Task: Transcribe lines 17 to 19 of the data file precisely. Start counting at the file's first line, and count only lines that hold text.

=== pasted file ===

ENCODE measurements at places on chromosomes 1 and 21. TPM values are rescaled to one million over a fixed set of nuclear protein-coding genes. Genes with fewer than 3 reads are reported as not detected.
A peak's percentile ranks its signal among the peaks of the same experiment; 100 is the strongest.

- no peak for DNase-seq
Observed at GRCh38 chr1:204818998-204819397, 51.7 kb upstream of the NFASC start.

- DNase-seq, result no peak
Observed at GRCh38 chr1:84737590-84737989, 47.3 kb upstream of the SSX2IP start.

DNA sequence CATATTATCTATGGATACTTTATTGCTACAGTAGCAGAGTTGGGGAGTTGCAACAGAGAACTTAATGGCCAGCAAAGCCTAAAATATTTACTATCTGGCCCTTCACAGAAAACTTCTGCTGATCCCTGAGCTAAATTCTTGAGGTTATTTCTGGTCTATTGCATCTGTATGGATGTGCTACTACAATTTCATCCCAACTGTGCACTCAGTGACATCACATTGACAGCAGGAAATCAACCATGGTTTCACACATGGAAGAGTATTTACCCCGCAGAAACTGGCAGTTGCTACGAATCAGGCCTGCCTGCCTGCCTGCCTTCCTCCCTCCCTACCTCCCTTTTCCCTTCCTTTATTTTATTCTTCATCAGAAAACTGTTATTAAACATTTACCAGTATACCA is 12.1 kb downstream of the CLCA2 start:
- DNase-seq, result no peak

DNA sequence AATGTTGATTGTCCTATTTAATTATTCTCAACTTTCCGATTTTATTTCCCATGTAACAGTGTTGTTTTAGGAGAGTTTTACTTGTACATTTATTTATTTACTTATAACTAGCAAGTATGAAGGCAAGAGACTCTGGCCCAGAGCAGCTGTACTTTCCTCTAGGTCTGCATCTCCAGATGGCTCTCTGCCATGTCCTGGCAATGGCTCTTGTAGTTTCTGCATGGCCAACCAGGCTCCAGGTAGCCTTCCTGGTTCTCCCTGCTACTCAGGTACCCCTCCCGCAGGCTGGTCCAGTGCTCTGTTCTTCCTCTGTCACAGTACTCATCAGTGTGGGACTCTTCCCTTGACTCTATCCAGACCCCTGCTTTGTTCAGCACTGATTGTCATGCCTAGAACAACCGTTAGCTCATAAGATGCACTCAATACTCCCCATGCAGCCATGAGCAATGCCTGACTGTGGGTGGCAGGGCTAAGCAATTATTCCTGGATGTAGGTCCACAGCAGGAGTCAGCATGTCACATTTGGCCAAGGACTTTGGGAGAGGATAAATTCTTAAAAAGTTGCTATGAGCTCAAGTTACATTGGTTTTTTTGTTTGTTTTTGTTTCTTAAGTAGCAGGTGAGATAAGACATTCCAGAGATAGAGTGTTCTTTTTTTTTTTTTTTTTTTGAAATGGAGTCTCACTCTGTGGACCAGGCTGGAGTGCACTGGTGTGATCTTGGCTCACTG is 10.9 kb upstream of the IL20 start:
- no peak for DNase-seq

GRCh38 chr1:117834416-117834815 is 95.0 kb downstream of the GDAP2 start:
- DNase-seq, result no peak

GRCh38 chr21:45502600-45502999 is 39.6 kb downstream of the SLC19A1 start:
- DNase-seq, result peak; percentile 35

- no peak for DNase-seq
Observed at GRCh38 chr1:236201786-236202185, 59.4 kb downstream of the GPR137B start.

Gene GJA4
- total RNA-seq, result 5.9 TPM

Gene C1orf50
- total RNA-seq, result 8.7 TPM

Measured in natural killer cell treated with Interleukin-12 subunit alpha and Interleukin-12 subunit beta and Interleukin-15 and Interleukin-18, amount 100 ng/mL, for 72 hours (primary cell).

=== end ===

Gene GJA4
- total RNA-seq, result 5.9 TPM

Gene C1orf50